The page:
On Memorial Day, have fun, but remember the dead


For more than 150 years, Memorial Day has been a day for the nation to commemorate our American service members who made the ultimate sacrifice to protect the freedoms that we enjoy today. The holiday started as Decoration Day, and it was first observed at Arlington National Cemetery in Virginia on May 30, 1868, three years after the Civil War reached its bloody conclusion.

The first service was a procession through the graves, in which people placed flowers and American flags on each one to remember the fallen soldiers. Ninety-nine years later, in 1967, Congress officially changed the name of the holiday from Decoration Day to Memorial Day, and it was scheduled for the last Monday of May.

Today, the true meaning of Memorial Day is often lost during a three-day weekend full of barbecues, picnics, getaways, trips to the beach and shopping at stores offering holiday deals. Memorial Day is considered the unofficial start of summer. Yes, we should take this time to enjoy life and savor the freedoms that were won for us by our armed forces. We mustn’t lose the essence of the holiday, however. We should take the time to honor those who sacrificed their lives for us. At the same time, we can use the occasion to remember the veterans among us who came back from war. Many suffered physical wounds. All will feel their psychic scars throughout their lives.

Thursday, June 6, will mark the 75th anniversary of D-Day, when 156,000 American, British and Canadian forces, among other Allies, stormed five beaches in Normandy, France, as Nazi troops rained machine-gun and mortar fire down on them. More than 10,000 Allied forces, including 6,600 Americans, died on that single day. By June 11, 326,000 Allied troops had come ashore in Normandy. It was the largest amphibious assault during war in history.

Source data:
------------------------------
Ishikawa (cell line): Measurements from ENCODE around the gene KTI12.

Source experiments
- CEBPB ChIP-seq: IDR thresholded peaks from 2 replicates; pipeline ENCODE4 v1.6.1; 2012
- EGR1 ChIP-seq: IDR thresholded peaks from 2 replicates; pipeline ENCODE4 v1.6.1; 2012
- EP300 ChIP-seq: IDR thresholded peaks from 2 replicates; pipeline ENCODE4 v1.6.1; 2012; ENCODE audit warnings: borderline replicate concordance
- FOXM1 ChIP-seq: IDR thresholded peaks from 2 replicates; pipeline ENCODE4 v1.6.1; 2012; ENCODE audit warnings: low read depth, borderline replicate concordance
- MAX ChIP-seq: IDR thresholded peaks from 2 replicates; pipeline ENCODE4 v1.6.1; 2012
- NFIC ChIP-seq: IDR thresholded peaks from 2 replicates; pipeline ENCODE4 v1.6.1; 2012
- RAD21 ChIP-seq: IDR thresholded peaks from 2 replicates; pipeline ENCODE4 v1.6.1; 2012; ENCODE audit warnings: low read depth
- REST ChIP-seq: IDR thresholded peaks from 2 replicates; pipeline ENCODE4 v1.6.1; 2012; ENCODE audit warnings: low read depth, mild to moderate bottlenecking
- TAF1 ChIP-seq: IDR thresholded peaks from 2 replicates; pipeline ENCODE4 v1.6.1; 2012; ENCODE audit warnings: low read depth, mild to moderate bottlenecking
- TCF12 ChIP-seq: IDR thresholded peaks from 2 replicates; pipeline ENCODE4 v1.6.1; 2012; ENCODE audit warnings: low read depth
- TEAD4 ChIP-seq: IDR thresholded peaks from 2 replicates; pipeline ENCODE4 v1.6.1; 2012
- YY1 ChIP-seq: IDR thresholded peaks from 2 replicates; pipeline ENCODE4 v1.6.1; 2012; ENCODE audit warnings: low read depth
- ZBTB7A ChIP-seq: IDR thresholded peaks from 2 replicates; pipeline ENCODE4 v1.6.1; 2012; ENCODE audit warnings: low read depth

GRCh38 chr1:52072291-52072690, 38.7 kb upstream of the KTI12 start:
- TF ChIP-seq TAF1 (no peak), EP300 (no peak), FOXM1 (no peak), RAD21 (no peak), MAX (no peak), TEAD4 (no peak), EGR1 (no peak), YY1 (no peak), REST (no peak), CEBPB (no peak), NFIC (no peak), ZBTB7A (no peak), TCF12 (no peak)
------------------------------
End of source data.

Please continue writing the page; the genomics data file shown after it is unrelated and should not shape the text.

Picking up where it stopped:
In all, more than 400,000 Americans died in combat during the Second World War.

Today, an average of 348 American World War II veterans die every day, according to the U.S. Department of Veterans Affairs. In addition, the department reported last year that of the 16 million Americans who served in the war, just 496,000 — or 3 percent — are alive today.

Now is the time to record the personal histories of our World War II veterans. They best remember the heroism and sacrifice of their fallen brothers in arms. With each death of a veteran, we have one fewer witness to history.

In two weeks, President Trump and leaders from throughout the world will gather in France to pay homage to the servicemen from the U.S. and other Allied forces involved in D-Day. It’s uncertain precisely how many survivors of that day are alive today, but they are all over age 90.

In the hours leading up to the invasion, Gen. Dwight Eisenhower, supreme commander of the Allied Expeditionary Forces in Europe, and later our 34th president, spoke to the troops. “You are about to embark upon the Great Crusade, toward which we have striven these many months,” he told them. “The eyes of the world are upon you. The hopes and prayers of liberty-loving people everywhere march with you.

“In company with our brave Allies and brothers-in-arms on other fronts,” Eisenhower continued, “you will bring about the destruction of the German war machine, the elimination of Nazi tyranny over oppressed peoples of Europe and security for ourselves in a free world.

“Your task will not be an easy one. Your enemy is well-trained, well-equipped and battle-hardened. He will fight savagely.”

Indeed, the German war machine fought savagely until the bitter end. The Allies never gave up, however, until victory was achieved in Europe on May 8, 1945.

Many North and South Shore communities will host Memorial Day parades and ceremonies this weekend. We urge people to attend them to remember the dead and, with our living veterans, recall the horrors of war in the solemn hope that we may one day find world peace.